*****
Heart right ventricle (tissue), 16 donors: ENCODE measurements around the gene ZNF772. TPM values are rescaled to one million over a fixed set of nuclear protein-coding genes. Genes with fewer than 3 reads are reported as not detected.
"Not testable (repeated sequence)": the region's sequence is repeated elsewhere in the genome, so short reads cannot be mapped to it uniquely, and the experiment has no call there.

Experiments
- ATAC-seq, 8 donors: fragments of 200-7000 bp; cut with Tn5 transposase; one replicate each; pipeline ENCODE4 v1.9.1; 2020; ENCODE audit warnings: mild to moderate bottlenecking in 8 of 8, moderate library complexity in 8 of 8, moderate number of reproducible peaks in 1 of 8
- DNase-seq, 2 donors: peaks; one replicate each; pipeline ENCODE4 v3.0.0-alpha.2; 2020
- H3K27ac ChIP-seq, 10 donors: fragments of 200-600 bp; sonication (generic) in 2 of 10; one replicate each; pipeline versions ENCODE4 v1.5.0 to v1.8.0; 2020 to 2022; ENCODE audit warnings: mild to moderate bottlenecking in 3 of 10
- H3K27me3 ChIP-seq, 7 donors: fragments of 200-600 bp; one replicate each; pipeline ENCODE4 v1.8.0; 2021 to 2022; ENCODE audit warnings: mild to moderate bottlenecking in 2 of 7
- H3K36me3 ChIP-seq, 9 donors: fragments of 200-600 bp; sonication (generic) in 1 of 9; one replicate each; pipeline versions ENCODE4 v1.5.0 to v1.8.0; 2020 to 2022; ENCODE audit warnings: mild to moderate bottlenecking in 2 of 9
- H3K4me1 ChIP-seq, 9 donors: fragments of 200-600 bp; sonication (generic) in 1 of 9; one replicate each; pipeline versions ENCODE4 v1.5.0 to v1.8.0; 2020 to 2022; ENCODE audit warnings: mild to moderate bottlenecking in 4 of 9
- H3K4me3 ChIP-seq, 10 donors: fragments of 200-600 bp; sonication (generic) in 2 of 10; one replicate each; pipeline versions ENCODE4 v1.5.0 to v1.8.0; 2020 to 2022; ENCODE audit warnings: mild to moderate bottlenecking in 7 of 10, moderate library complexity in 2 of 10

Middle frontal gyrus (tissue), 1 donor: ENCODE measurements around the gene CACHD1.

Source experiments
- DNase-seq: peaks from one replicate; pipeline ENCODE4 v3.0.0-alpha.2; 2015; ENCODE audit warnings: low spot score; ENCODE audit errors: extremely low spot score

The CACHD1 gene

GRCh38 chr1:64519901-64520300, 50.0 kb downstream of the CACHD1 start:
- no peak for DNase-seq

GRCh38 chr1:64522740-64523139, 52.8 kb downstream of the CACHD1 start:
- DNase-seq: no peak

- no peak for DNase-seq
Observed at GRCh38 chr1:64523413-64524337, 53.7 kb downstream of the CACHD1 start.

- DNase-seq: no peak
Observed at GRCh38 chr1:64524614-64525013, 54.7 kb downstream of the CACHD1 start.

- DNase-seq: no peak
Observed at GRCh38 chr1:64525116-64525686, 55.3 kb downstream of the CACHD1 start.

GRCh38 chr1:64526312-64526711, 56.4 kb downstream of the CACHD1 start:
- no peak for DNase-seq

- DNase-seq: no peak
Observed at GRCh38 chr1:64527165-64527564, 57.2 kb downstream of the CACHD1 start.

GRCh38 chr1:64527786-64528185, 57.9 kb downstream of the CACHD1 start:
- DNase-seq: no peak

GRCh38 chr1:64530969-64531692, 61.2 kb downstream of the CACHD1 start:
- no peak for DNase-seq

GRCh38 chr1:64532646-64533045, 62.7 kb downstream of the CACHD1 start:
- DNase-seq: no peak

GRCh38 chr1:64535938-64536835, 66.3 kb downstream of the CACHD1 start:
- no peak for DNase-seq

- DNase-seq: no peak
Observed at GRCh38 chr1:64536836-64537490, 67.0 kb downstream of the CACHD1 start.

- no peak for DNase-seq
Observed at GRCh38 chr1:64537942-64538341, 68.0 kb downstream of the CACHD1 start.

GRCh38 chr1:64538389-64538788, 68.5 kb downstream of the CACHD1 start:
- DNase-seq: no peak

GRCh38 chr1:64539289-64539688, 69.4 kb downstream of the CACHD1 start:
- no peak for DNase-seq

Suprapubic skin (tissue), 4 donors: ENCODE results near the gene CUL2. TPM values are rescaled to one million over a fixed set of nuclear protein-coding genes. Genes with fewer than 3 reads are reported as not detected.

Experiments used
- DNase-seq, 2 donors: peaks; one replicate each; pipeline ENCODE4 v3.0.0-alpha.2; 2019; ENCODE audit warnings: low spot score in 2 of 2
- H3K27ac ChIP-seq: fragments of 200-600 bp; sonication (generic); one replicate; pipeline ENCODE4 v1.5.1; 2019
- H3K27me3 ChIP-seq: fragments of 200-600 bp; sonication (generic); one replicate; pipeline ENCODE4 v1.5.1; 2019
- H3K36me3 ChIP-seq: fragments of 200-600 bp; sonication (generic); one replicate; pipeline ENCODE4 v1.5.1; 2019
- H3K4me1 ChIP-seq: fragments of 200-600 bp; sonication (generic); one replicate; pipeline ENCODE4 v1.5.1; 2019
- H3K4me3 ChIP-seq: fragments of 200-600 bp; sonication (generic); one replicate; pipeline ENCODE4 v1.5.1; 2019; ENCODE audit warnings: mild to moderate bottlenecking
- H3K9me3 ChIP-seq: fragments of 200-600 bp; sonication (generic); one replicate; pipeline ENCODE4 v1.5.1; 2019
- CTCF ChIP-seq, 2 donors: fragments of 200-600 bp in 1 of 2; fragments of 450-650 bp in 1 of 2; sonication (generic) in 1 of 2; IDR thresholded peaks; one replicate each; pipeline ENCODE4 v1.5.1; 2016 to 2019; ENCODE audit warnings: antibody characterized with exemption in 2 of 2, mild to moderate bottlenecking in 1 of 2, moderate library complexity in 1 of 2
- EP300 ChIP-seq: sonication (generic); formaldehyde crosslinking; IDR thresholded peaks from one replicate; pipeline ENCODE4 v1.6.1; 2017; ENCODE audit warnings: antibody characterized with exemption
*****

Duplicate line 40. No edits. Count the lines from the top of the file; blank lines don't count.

Observed at GRCh38 chr1:64537942-64538341, 68.0 kb downstream of the CACHD1 start.